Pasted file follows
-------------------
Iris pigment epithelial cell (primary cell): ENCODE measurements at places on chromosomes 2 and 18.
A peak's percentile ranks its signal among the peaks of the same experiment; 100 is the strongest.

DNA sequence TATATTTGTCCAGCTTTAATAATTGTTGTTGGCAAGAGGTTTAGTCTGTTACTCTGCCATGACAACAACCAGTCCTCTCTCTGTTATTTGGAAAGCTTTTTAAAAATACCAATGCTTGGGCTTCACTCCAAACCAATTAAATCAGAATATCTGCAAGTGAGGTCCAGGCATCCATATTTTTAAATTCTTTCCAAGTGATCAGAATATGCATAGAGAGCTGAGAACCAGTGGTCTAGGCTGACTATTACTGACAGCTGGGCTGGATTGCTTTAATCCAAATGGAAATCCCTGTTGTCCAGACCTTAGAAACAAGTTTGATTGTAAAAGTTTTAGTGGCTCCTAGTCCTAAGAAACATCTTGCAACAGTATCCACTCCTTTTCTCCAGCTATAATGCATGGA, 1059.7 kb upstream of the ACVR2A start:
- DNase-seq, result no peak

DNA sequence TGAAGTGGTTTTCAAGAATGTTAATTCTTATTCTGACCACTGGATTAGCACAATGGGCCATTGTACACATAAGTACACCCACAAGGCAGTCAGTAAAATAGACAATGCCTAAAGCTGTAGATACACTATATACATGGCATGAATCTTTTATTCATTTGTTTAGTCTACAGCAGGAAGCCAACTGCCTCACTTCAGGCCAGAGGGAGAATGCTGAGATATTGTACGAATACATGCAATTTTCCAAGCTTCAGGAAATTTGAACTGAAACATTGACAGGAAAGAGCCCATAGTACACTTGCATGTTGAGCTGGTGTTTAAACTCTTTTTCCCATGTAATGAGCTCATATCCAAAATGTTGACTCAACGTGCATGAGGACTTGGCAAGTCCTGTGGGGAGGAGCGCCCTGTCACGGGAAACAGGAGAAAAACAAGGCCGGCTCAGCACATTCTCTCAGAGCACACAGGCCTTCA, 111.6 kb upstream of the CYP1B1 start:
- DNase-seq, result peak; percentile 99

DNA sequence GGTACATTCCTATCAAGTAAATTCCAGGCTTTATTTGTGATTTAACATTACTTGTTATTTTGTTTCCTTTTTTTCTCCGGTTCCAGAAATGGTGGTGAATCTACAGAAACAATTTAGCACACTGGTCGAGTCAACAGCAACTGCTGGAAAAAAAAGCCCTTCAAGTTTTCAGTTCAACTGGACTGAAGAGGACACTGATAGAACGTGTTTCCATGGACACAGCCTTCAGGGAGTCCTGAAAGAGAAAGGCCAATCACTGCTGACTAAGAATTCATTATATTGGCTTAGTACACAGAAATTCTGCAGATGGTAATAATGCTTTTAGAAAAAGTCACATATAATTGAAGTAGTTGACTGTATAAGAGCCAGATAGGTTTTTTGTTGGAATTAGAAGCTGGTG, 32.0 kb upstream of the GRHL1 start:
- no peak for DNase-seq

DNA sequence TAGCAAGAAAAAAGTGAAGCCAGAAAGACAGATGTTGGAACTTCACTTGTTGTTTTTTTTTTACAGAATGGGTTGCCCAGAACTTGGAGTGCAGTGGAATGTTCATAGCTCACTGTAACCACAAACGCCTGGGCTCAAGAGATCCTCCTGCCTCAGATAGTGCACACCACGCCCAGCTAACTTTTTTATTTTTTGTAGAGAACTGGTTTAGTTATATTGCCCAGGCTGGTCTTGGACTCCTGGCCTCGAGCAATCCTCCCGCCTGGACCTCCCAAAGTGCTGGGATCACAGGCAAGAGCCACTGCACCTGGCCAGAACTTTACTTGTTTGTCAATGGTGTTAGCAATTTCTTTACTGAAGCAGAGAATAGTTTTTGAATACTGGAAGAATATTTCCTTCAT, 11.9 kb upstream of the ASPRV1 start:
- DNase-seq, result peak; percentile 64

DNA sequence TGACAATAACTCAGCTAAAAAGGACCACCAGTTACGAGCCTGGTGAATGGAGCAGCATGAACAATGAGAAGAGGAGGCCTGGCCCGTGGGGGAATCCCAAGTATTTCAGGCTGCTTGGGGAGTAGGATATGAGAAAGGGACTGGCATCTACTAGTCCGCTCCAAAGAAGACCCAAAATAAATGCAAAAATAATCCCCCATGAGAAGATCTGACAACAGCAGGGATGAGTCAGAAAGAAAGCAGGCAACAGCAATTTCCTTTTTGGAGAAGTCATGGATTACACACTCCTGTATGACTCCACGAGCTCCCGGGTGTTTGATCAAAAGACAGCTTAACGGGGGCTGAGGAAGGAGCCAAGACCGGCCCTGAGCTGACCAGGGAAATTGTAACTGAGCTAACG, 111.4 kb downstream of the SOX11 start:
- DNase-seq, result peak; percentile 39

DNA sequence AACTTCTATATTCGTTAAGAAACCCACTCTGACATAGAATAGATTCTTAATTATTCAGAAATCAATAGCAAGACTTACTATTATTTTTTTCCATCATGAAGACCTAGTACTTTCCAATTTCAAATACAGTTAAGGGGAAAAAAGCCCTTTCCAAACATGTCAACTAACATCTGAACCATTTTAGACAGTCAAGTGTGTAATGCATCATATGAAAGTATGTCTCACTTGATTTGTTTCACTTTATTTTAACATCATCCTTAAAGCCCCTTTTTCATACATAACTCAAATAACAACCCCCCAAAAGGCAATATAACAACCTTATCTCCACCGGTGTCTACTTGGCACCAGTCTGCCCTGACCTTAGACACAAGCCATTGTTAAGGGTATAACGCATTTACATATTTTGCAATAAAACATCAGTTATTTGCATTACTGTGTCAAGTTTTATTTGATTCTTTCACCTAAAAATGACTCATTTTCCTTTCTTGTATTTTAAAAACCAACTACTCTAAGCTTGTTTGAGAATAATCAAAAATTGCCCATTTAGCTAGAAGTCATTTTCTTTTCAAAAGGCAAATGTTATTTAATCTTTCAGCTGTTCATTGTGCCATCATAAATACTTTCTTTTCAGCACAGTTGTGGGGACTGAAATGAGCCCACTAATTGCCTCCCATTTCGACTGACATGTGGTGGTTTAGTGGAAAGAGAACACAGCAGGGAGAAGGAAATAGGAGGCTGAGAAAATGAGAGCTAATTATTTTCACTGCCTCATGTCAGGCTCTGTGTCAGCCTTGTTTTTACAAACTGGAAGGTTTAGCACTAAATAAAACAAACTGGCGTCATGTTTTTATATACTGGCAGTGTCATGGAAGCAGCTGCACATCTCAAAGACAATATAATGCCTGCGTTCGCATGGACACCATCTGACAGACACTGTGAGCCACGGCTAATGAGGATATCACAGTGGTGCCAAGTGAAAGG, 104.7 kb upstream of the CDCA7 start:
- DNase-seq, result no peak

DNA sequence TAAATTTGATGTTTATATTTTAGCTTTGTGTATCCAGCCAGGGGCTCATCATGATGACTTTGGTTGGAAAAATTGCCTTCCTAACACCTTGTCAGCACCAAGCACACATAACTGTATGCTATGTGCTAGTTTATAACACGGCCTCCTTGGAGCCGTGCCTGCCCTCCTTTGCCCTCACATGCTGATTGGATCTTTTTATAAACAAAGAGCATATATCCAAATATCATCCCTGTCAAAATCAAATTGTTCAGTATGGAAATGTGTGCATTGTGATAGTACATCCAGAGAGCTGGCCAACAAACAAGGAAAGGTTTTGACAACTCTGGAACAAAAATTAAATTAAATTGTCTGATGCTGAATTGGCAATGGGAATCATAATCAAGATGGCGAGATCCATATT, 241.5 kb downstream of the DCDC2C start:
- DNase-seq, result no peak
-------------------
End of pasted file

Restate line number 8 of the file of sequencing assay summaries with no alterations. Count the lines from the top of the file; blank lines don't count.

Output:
- no peak for DNase-seq